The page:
Go to fueleconomy.gov. Compare vehicles based on their MPG(e) figures and also the carbon intensity of the local electricity. The site can even guestimate what percentage of your PHEV might drive on electricity based on your driving habits and the EV range. Comparing well-to-wheel CO2 emissions is the only sensible thing to do. And on this front, Toyota does pretty alright.
     
  11. hill

    hill High Fiber Member

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    Once again - ignoring the ever-increasing number of plug-in purchasers that have or plan to install rooftop PV solar.
    https://thedriven.io/2021/06/20/most-ev-owners-have-rooftop-solar-and-many-install-it-just-to-charge-their-car/

    But if shunning reality floats one's boat .....
     
  12. Zythryn

    Zythryn Senior Member

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    This is a straw-man logical fallacy.
    The number of EV enthusiasts that hold that position are almost nil.

    Personally, I enjoy being able to refuel in my garage. I do also enjoy that my EV emits almost zero CO2 as I do recharge from solar.
     
  13. bwilson4web

    bwilson4web BMW i3 and Model 3

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    I enjoy two orders of magnitude, fewer moving parts. Then the price of electricity not being set by despots and unreasonable peak demand. My hands don’t stink of fossil fuels.

    Bob Wilson
     
  14. Trollbait

    Trollbait It's a D&D thing

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    Haven't posted this here yet.
    [​IMG]
    The mpg (miles per gallon) value listed for each region is the combined city/highway fuel economy rating of a gasoline vehicle that would have global warming emissions equivalent to driving an EV. Regional global warming emissions ratings are based on 2019 power plant data in the EPA’s eGRID2019 database (released February 2021). Comparison includes gasoline and electricity fuel production emissions estimates for processes like extraction, transportation, and refining using Argonne National Laboratory’s GREET 2020 model. The 93 mpg US average is a sales-weighted average based on where EVs were sold in 2011 through 2020.

    Plug In or Gas Up? Why Driving on Electricity is Better than Gasoline - Union of Concerned Scientists

    full report here Driving Cleaner | Union of Concerned Scientists

    There are regions where a Prius-like hybrid beats the average EV sold to date; roughly 4 to 6 states in size. Then another half dozen state sized regions where they are tied. In the rest of the US, the plugs do better. Some much better. If we are talking V8 Jeep Wagoneer, which is a hybrid, the results are quite different.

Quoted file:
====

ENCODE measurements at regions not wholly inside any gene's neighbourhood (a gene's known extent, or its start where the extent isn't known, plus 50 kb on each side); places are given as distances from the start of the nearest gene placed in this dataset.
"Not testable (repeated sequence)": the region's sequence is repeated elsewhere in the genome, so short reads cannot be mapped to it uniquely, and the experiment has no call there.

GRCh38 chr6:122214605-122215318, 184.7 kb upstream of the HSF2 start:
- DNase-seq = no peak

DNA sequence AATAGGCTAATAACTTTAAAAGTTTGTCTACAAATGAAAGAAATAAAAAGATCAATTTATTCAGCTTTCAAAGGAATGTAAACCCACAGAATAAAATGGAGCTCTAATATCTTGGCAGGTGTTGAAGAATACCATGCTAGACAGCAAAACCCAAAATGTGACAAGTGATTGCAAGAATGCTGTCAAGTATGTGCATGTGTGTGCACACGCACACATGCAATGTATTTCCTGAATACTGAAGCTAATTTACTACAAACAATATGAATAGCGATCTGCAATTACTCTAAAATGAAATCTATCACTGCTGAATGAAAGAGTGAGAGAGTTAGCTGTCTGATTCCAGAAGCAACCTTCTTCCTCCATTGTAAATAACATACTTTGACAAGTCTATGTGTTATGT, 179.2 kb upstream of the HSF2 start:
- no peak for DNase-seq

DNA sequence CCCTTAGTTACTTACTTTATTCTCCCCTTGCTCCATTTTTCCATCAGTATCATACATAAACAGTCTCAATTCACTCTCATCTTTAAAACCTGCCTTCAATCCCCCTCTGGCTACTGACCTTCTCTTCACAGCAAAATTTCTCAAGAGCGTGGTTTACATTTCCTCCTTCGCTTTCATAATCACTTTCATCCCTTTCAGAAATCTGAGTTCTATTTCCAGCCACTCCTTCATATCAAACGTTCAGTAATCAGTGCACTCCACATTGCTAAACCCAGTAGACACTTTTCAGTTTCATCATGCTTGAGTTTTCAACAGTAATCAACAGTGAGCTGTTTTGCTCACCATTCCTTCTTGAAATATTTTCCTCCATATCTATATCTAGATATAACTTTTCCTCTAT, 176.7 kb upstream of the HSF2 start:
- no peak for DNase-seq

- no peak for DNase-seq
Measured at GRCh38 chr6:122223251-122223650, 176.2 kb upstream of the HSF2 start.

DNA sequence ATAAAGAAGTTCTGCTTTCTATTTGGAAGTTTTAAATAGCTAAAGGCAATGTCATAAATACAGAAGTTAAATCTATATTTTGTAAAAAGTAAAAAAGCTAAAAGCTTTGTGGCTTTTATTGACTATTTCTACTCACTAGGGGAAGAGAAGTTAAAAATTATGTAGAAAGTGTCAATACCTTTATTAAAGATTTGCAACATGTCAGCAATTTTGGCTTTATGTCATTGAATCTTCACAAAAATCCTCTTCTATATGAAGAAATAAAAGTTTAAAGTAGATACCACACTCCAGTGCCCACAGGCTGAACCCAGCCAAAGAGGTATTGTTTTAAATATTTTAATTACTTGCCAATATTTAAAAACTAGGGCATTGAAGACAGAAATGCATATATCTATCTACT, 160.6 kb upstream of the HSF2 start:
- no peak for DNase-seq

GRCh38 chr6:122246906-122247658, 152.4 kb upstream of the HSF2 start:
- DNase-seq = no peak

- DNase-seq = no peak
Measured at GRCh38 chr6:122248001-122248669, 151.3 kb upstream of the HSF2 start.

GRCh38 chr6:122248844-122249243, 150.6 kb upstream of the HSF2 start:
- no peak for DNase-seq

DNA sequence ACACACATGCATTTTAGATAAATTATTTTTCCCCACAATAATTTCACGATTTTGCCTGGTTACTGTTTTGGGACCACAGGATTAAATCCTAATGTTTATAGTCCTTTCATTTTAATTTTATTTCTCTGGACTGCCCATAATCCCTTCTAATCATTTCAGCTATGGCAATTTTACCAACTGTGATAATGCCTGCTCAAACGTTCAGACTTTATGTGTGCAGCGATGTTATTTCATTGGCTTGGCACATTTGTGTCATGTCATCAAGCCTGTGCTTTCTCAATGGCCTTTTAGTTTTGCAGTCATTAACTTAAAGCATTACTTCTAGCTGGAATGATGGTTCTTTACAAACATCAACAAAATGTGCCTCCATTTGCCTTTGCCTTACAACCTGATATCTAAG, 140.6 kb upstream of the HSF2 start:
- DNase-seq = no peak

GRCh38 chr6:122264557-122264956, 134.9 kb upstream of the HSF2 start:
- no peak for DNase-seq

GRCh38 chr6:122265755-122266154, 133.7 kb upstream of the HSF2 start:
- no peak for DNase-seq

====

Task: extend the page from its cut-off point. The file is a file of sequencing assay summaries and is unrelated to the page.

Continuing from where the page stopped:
The EV pick ups will bring that average down, but the UCS did a map for the trucks.
    [​IMG]

    What Are the Benefits of Switching from Gasoline-Powered Cars and Trucks to Electric? - Union of Concerned Scientists


    Yep, the Prius handily bests the likes of the F150 Lightning in most of the country. If only the Prius could pull a fifth wheel.
    The UCS also has a tool to give the results in the MPGeq used in the maps. https://evtool.ucsusa.org/

    Fueleconomy.gov can show the upstream emissions for ICE fuel. I'm in an 89 MPGeq region of the first map. A Prius is 206 g/mi of GHG emissions. A Prime 140, and the Model 3 RWD 110.
     
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  15. Prashanta

    Prashanta Active Member

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    Firstly, if you are upper-middle class, have a bit of money to splurge, and live in a state that is generally clean (little or no coal), get an EV. No questions asked! Same if you are mostly off grid with solar panels. You can stop reading. (But don't be smug because you're still polluting and your lifestyle is probably still unsustainable.) Rest of the comment is for the rest of the people.

    US light duty vehicle average mpg was 25.7 in 2020. Let's say it was 26 in 2021 and let's say it was 30 when pickups are excluded. (Maybe there's data for this somewhere, I don't know.)

    A 30 mpg vehicle consumes 7.84L to travel 100 km. A 55 mpg vehicle consumes 4.28L to travel 100 km. A 93 mpg vehicle (2021 US average from the above figures) consumes 2.53L/100km.

    Compared to a baseline of 7.84L, 4.28L is 45% less, and 2.53L is 68% less. So compared to a relatively efficient 30 mpg vehicle (by ICE standards), a Prius can reduce your emissions by 45% and if you opt for the average EV, you can reduce it by another 23%. That is to say, you could go 2/3 of the way simply by driving a Prius.

    Granted the Prius is the most efficient hybrid, but we are in a Prius forum, after all. Camry, Accord, Sonata hybrids are all around 50 mpg as well. As is the Niro in a CUV form factor.